Jul 11 2008
Name: Darin Cosgrove
Occupation: Underemployed Tinkerer
Weapon of Choice: 1998 Pontiac Firefly
Much like our first profile, Darin is an icon on the forums at ecomodder.com. For months he has inspired many to stretch thew limits of their own fuel economy. He’s a pioneer of controlled testing and a believer in aero mods. Darin’s a pretty cool guy and also a great resource. This site is inspired by him and his efforts with his own site www.metroMPG.com.
When Darin first came to the ecomodding game he thought that a consistent 60 MPG would be awesome. Now that he’s posting 80 MPG tanks and 130+ MPG segments, the story has changed just a little bit. Most of Darin’s improvement is a result of driving techniques and some modifications. With his scangauge he practices nearly every driving technique known, and does so well. You can check out a brief summary of these techniques here. Aside from driving, Darin has swapped in the taller transmission from the 1.3 liter Metro/Firely/Swift and done several aero mods (most notably rear wheel skirts and grill block.
For Darin is doesn’t stop with great fuel economy; currently he is in the process of building a commuter EV (electric vehicle) out of another Metro. He and his partner in crime, Ivan, are hoping to complete the project for mere pennies (~1500USD is the goal, I think) and while it will not be a road warrior it’ll get the job done. At the time of writing the two are working on coupling the electric motor (donated from a forklift) to the Metro’s stock transmission. While progress is slow the result should be great; I’m looking forward to profiling it on this site!
Darin has certainly been instrumental to my quest for great gas mileage, and I’m glad to have access to his thoughts and postulations on a plethora of issues. This interview is a compilation of the questions that I asked Darin and those that another gassavers member, named Rick (RH77) asked a while back. So thanks to both Darin and Rick for this.
Ben: When did you begin hypermiling?
Darin: I taught defensive driving as a part-time job while I was going to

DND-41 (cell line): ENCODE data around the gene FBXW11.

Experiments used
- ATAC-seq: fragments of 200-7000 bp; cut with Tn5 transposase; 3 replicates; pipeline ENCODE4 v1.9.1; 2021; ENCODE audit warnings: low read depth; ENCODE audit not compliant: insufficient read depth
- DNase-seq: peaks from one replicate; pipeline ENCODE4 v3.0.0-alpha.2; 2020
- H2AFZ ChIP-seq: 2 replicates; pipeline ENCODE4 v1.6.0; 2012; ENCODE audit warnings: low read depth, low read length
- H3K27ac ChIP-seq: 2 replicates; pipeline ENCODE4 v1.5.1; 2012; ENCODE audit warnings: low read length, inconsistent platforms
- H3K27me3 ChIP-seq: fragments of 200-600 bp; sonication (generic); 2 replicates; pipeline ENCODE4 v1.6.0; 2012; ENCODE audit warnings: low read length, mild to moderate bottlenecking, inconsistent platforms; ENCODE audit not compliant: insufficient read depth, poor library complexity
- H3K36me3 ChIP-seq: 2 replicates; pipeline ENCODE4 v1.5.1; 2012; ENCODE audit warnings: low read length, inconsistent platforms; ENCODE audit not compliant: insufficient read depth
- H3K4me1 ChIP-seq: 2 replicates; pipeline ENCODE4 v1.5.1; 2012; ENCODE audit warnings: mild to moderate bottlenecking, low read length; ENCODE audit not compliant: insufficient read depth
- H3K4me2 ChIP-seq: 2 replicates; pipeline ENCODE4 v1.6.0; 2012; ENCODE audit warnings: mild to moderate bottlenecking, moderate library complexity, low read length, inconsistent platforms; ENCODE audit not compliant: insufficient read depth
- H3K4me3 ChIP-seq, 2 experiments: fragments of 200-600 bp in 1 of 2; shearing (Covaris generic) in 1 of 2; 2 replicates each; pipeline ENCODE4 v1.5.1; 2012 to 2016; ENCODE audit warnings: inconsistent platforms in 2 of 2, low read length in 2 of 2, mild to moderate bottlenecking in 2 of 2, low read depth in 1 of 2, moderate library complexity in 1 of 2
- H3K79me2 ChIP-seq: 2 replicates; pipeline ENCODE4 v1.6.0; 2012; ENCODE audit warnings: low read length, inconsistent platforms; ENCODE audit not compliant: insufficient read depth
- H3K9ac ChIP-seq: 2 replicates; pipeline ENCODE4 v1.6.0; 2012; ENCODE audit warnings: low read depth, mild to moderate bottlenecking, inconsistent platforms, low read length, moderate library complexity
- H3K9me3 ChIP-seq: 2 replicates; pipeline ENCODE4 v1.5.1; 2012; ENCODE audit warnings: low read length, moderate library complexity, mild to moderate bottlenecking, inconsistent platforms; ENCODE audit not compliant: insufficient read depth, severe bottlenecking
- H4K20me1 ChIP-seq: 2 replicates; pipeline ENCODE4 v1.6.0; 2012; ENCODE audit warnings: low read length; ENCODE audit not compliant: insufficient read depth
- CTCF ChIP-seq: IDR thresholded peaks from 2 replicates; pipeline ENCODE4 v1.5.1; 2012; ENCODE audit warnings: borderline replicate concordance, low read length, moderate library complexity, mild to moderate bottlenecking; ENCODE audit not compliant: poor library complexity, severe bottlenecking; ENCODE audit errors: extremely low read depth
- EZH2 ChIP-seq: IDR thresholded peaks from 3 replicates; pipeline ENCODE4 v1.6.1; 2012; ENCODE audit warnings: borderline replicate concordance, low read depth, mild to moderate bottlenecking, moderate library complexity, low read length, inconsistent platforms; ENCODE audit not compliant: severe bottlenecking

university in the early 90′s.Â Part of my training for that job was to
research and present a seminar to my fellow instructors.Â I picked
“economy driving”.Â Proving the best way to learn is to teach, I’ve had
the bee in the bonnet ever since.
Ben: How have your goals changed?
Darin: In two ways:
First, I have a habit of resting on my laurels until someone else at GS
starts posting some amazing numbers, and that often spurs me on to
re-test myself to see if I’m fully tweaked, skill-wise and mechanically.
People like basjoos, Dan, and now Larry cause me to re-evaluate &
re-set goals on a regular basis.
Second, the more I play at this, the “smaller” my goals get – due to
diminishing returns.Â I achieved the big savings early on.Â I’m tickled
to see a mechanical/aero mod than nets a couple of % improvement, or a
tank average that’s a little bit higher than the last.
Ben: If you could have any car, what would it be?
Darin: One that doesn’t exist yet: a very aerodynamic plug-in hybrid.Â And it
would still probably sit parked most of the time while I ride around on
my beater 10-speed bike.
Ben: What are your views on alternative fuels?
Darin: Not overly educated on the topic.Â I’m on the fence with Ethanol,
because the evidence seems split on whether it’s energy positive.Â Even
if it were vastly energy positive, the efficiency nut in me still
cringes at the thought that its reduced energy content is going to drop
my absolute FE numbers, which is just silly.
Ontario is going to 5% mandated ethanol in the not-too-distant future,
so I’ll have to lobby for a fudge factor at GS to compare ethanol to
I love the concept of WVO biodiesel.Â Yes, my dream car would have a
small clean diesel as its ICE component, so I could bug the local chip
wagon guy for his used fry oil.
Ben: What motivated you to make your landmark 133MPG RT?
Darin: Landmark, eh?Â Well, a number of things.Â Larry’s recent performance,
first of all, made me want to test my (& the car’s) limits a little
further.Â Also it made me curious what the car’sÂ ultimate limit is
(still haven’t found it – probably won’t this year with recent autumn
temps).Â Plus, I wanted to put my high numbers in context by showing the
(low) average speed I had to drive to get them.Â I have a feeling people
see high numbers and go “wow!” without always being aware of the speeds
Ben: What will win, hydrogen or EV?
Darin: For me?Â EV!Â Not sure about everyone else.Â Then again, since the